Your guide to the best sunglasses for hiking
Whether you’re climbing Mount Kilimanjaro or going out for a casual day hike, the type of sunglasses you choose is crucial. Hiking rough terrain in treacherous climates can do more damage than you think to your eyes.
Your sunglasses should fend off the sun’s damaging ultraviolet (UV) rays, plus protect your eyes from dirt, debris and distracting glare (especially when hiking in snow).
What to look for in hiking sunglasses
The best sunglasses for hiking should be durable, lightweight and provide ample protection from the sun’s UV rays.
Here's more specifically what to look for:
100% UV protection
Look for sunglasses that are clearly labeled UV 400, which provides nearly 100% protection from ultraviolet rays.
UV light from the sun penetrates the Earth’s atmosphere and reaches your eyes in the form of UVA and UVB waves. Without protection from UV radiation, you’re at risk of developing cataracts, macular degeneration, photokeratitis (also known as snow blindness) or other serious eye conditions.
Consider polarized lenses when shopping for hiking sunglasses. These lenses help block glare from light reflecting off flat surfaces and can be beneficial when hiking in snow or near water.
With polarized sunglasses, you can see more clearly in bright conditions, for example more easily seeing what is below the surface of water or appreciating a sunset along the horizon.
ABOUT TO TAKE A HIKE? Shop for the best hiking sunglasses at an optical store near you or an online eyewear retailer.
You’ll also want to consider your sunglasses’ lens material. High-quality lenses are made from strong, durable materials like polycarbonate, Trivex or plastic. And they should include scratch-resistant and other protective coatings to ensure they hold up well to all the elements.
Polycarbonate is a type of plastic that is thinner and lighter than regular plastic lenses. Polycarbonate has an impact-resistant structure, making sunglasses with this lens material a great choice for hiking.
Trivex lenses are composed of a newer plastic that has the same characteristics as polycarbonate lenses. Sunglasses with Trivex lenses are lightweight and impact- and scratch-resistant but also typically more expensive than other types of lenses.
Plastic lenses are often the most cost-effective, but they are also more easily scratched and damaged, so they aren’t always as durable as other lens types.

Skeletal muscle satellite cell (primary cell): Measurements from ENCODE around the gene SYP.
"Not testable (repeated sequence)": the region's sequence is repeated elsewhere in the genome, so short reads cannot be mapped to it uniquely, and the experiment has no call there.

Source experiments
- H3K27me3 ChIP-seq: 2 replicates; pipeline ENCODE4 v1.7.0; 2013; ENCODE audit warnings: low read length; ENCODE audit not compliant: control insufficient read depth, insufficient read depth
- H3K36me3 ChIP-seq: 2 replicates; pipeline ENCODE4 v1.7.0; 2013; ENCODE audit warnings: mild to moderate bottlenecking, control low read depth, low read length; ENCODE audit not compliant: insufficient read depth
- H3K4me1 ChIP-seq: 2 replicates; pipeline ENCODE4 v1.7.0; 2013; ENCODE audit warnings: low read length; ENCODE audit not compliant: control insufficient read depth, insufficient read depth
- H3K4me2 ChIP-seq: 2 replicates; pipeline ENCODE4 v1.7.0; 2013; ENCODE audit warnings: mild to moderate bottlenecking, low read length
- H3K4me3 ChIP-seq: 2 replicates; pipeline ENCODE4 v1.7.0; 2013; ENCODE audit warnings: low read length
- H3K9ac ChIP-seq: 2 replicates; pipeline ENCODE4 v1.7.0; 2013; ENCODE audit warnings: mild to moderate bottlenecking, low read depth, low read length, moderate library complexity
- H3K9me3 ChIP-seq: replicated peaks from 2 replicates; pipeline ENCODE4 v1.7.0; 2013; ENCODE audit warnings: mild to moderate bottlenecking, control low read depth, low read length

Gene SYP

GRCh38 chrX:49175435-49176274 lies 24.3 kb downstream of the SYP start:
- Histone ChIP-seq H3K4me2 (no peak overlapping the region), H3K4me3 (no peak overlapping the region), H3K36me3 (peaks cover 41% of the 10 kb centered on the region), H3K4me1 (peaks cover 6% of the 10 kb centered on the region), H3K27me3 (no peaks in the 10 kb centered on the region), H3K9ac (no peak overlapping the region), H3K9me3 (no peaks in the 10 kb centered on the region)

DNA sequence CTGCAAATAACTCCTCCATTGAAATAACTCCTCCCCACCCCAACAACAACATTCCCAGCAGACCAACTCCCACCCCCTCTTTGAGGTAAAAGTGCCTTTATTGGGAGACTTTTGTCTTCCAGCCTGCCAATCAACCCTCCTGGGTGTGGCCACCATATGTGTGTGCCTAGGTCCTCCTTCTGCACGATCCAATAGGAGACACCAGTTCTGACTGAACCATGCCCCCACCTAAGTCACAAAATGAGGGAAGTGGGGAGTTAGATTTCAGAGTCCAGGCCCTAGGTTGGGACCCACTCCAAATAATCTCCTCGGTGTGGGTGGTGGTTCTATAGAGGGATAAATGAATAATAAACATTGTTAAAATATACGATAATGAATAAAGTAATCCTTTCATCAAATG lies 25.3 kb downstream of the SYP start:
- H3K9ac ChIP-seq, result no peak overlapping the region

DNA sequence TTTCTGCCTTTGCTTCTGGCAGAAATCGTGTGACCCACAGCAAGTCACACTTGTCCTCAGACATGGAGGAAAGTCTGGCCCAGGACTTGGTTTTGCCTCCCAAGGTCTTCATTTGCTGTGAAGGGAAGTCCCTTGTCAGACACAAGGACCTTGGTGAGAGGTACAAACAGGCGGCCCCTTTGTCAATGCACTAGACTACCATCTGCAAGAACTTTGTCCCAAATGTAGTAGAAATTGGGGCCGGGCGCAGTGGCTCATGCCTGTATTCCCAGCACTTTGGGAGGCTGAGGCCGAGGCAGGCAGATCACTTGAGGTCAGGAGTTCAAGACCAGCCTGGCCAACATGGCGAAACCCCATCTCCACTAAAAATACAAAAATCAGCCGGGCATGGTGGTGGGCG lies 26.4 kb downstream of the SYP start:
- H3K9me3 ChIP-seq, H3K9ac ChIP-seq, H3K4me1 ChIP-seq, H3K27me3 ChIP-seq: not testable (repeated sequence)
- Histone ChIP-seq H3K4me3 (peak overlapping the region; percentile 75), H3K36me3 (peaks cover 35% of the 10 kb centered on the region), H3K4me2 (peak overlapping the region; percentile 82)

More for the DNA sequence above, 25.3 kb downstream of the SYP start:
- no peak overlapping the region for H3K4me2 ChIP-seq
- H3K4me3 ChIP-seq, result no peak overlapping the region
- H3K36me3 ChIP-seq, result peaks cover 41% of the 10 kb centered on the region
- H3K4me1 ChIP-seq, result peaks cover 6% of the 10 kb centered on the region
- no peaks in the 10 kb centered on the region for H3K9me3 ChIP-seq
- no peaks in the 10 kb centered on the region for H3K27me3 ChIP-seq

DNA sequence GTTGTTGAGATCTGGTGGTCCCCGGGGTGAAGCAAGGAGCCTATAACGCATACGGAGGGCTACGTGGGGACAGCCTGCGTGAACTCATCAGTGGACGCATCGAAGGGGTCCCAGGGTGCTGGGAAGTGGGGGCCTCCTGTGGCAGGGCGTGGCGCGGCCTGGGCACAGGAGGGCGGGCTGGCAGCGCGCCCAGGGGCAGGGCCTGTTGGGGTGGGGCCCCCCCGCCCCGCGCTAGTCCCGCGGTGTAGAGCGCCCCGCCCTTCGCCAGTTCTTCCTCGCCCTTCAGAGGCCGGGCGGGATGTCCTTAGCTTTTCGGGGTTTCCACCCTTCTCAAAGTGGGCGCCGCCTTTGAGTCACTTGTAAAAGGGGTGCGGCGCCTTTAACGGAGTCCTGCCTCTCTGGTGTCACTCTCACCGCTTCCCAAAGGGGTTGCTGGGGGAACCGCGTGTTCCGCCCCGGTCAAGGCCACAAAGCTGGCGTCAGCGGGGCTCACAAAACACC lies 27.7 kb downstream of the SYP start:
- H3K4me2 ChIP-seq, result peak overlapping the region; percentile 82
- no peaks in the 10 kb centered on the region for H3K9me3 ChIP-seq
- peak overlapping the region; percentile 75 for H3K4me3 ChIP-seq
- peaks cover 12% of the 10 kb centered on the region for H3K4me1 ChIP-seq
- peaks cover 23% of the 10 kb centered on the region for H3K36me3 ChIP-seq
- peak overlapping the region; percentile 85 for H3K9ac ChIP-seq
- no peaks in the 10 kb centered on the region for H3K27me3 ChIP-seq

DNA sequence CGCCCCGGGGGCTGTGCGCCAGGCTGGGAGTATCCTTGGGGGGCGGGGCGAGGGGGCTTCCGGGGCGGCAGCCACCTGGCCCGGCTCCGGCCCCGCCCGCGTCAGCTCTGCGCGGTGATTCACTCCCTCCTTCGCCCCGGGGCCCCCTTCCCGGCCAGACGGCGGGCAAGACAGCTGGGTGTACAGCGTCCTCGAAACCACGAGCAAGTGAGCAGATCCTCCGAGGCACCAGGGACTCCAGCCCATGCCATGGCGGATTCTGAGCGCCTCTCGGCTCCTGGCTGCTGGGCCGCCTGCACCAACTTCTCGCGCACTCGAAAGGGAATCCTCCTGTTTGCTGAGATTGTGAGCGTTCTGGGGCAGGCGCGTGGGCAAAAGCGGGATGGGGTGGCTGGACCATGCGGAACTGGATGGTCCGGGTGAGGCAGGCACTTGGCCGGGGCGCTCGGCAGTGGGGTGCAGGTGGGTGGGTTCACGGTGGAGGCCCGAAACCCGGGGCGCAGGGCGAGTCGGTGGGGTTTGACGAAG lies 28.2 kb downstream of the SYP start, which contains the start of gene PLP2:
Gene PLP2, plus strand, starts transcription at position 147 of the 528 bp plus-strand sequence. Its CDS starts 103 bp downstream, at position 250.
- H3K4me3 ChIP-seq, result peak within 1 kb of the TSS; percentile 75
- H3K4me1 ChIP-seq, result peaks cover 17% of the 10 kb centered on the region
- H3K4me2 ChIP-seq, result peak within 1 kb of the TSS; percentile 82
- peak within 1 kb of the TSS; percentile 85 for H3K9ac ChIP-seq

You may also want to consider a pair of wraparound sunglasses to shield the sides of your eyes from glare and even wind.
5 sunglasses options for hiking
Depending on what kind of hiking you may choose to do, here are some good sunglasses options that can cover most terrain while giving you the best bang for your buck.
1. Oakley Flak 2.0: The Oakley Flak 2.0 features a durable, lightweight O Matter frame material with ellipse metal icon accents and earsocks and nose pads designed for increased comfort and performance. These sunglasses are available with Prizm lenses to enhance color, contrast and detail to help you see the wonderful sierra during that hike in the desert.
2. Costa Del Mar: The Costa Del Mar Collection features more than 10 stylish sunglasses options ideal for a day hike with friends. All have scratch-resistant polarized lenses to decrease eye strain by reducing visible glare from water, snow, sand and pavement. The Del Mar Collection also includes 100% protection from UV light with 580 glass lenses filtering out harsh yellow light for enhanced color definition and sharper contrast.
3. Ray-Ban Andy: The Ray-Ban Andy sunglasses feature polarized lenses to reduce 99% of visible glare from water, snow, sand and pavement for increased visual acuity and decreased eye strain. So, hiking in Alaska in the winter should be a breeze. Green-tint flash lenses feature a blue multilayer mirror finish for even more glare reduction and visual comfort. Propionate nylon frames provide lightweight comfort.
4. Julbo Trek: The Julbo Trek features detachable shields to block lateral rays from intense glare and provide superior ventilation. These sunglasses offer a flex nose design, Grip Tech and 360-degree adjustable temples to ensure they won’t fall off when you are running up a hill. The Trek also comes with a removable sweat blocker and adjustable cord, Spectron 4 polycarbonate lenses, and an anti-reflective coating to reduce eyestrain and eliminate glare.
5. Oakley EVZero Path: These sunglasses feature Oakley’s Plutonite Lenses, which offer top UV protection filtering 100% of all UVA, UVB, UVC and harmful blue light up to 400mm. Prizm lens technology is designed to enhance color, contrast and detail, while HD Polarized lenses block 99% of reflected glare.
If you don’t already sport sunglasses that withstand your rugged hiking adventures, keep these suggestions in mind as you search for your next perfect pair of shades.
SEEKING SUNGLASSES FOR YOUR NEXT UPHILL ADVENTURE? Shop for hiking sunglasses at an optical store near you or an online eyewear retailer.
Page published in February 2020
Page updated in January 2021